Members of the Federal Open Markets Committee are comfortable with keeping the federal funds rate unchanged for "some time," according to minutes released Wednesday from its April 30-May 1 meeting.
At that meeting, the committee held the target range for the federal funds rate at 2.25% to 2.5%. At a news conference following the meeting, Federal Reserve Chairman Jerome Powell said the committee doesn't "see a strong case for moving in either direction."
That patient approach "would likely remain appropriate for some time, especially in an environment of moderate economic growth and muted inflation pressures, even if global economic and financial conditions continued to improve," the minutes said.
Previous meeting minutes expressed concern over Brexit, global economic conditions and ongoing trade issues, but "a number of participants observed" that those risks and uncertainties have moderated.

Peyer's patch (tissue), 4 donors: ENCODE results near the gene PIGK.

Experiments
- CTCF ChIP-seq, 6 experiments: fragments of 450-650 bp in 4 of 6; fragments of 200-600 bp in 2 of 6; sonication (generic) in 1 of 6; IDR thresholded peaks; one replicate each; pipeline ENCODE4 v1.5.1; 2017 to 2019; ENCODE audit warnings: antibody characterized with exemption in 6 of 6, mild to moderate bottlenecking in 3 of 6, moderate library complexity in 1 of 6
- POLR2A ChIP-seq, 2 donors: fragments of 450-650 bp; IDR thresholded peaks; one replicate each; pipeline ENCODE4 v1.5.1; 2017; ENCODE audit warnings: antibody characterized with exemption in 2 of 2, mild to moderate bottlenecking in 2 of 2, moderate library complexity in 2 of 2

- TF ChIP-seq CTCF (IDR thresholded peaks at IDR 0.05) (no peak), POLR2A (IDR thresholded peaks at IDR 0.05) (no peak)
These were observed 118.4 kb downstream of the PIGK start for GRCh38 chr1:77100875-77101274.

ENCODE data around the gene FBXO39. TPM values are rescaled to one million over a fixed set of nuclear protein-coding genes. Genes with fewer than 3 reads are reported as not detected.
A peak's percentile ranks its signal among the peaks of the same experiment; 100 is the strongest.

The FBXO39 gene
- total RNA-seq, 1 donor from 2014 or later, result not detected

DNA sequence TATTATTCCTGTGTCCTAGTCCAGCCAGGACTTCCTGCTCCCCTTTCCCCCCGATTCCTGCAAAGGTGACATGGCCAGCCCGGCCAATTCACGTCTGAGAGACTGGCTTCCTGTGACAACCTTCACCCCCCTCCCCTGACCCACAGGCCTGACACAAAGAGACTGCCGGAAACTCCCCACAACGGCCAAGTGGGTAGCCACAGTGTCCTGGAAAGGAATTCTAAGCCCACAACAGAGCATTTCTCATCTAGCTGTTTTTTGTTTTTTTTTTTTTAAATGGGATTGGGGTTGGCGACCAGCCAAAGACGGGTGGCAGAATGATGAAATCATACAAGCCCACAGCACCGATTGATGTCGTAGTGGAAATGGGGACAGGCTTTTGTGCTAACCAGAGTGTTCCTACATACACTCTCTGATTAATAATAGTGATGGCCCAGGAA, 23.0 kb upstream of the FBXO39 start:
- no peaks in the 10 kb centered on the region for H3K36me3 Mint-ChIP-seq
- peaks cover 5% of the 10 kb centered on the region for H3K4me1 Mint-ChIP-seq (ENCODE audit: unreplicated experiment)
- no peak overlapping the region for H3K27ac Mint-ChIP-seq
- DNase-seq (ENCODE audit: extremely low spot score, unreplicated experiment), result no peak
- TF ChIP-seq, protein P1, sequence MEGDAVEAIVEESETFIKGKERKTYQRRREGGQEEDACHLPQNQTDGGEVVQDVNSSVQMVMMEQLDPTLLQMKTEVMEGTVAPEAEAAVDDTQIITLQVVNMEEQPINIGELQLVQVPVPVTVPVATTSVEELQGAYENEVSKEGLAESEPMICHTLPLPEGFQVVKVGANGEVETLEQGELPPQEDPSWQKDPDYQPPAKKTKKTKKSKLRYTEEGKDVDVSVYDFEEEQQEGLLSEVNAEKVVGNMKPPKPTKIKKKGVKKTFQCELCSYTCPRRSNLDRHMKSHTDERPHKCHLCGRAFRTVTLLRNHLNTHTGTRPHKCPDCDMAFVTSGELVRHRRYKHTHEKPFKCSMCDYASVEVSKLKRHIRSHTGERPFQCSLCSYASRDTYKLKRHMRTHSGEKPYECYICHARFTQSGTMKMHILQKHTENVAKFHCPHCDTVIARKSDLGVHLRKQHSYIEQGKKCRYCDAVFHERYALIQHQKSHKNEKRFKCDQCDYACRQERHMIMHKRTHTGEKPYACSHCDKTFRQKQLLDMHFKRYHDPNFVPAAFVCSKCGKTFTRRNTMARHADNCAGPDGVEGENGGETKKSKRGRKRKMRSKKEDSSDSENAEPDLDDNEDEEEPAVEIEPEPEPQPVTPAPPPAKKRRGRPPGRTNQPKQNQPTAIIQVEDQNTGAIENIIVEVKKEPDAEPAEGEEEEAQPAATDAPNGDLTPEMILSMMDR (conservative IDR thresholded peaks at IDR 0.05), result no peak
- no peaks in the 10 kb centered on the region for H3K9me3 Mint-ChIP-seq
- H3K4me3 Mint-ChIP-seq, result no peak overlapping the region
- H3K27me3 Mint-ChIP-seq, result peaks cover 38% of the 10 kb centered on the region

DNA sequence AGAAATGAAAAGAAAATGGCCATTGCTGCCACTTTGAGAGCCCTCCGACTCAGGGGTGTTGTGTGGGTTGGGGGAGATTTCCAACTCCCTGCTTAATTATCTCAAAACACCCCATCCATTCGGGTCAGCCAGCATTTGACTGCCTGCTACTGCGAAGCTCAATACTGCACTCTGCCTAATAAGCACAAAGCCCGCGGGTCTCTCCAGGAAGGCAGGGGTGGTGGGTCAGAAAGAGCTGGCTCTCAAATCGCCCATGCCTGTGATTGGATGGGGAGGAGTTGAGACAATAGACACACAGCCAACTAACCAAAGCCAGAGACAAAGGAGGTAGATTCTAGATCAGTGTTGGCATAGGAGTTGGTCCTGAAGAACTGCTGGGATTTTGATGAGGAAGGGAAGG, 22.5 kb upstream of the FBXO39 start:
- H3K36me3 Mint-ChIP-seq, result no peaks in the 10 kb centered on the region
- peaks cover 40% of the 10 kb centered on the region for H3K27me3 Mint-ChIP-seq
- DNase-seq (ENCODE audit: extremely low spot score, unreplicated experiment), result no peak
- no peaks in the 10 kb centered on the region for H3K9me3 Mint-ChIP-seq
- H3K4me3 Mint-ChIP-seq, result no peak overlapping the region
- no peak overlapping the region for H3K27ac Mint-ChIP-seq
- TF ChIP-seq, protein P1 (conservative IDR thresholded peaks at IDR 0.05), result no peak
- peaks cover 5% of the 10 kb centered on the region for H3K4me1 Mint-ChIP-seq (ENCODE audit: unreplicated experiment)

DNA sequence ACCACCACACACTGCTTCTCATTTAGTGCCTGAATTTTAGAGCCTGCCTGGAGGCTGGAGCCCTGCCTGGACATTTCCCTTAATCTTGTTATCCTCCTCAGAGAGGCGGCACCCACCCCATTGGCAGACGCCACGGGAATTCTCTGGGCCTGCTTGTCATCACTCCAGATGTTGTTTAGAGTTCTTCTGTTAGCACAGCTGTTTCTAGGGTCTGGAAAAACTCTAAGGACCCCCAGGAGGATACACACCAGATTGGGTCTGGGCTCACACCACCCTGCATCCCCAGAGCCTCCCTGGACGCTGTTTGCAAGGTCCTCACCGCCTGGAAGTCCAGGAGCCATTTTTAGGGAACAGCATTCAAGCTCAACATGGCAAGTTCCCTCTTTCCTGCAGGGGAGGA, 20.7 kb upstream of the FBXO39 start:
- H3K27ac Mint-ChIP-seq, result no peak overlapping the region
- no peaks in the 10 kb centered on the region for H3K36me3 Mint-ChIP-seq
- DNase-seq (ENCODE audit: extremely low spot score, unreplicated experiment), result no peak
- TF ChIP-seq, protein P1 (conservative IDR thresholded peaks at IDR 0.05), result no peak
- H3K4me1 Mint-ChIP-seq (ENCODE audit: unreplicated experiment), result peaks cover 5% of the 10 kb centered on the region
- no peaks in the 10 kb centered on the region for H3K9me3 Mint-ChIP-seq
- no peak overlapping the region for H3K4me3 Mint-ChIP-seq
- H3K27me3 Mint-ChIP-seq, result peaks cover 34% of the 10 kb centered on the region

Cliff Corso, New York-based executive chairman at Insight Investment, noted that trade talks between the U.S. and China hit a rough patch following the Fed meeting and before the minutes were released so those sentiments may have changed.
Members reiterated that their economic assessments would take into account a wide range of information, including measures of labor market conditions, indicators of inflation pressures and inflation expectations, and readings on financial and international developments. "More generally, members noted that decisions regarding near-term adjustments of the stance of monetary policy would appropriately remain dependent on the evolution of the outlook as informed by incoming data," the minutes said.
Mr. Corso said it's likely rates will remain unchanged for the foreseeable future. "I think they've set a pretty high bar to either increase or decrease the fed funds rate at this point," he said.
At the group's previous meeting in March, FOMC members reduced the number of projected rate hikes in 2019 to zero from two. They now project, on average, that the federal funds rate will stay at 2.4% by the end of 2019 and rise to 2.6% by the end of 2020.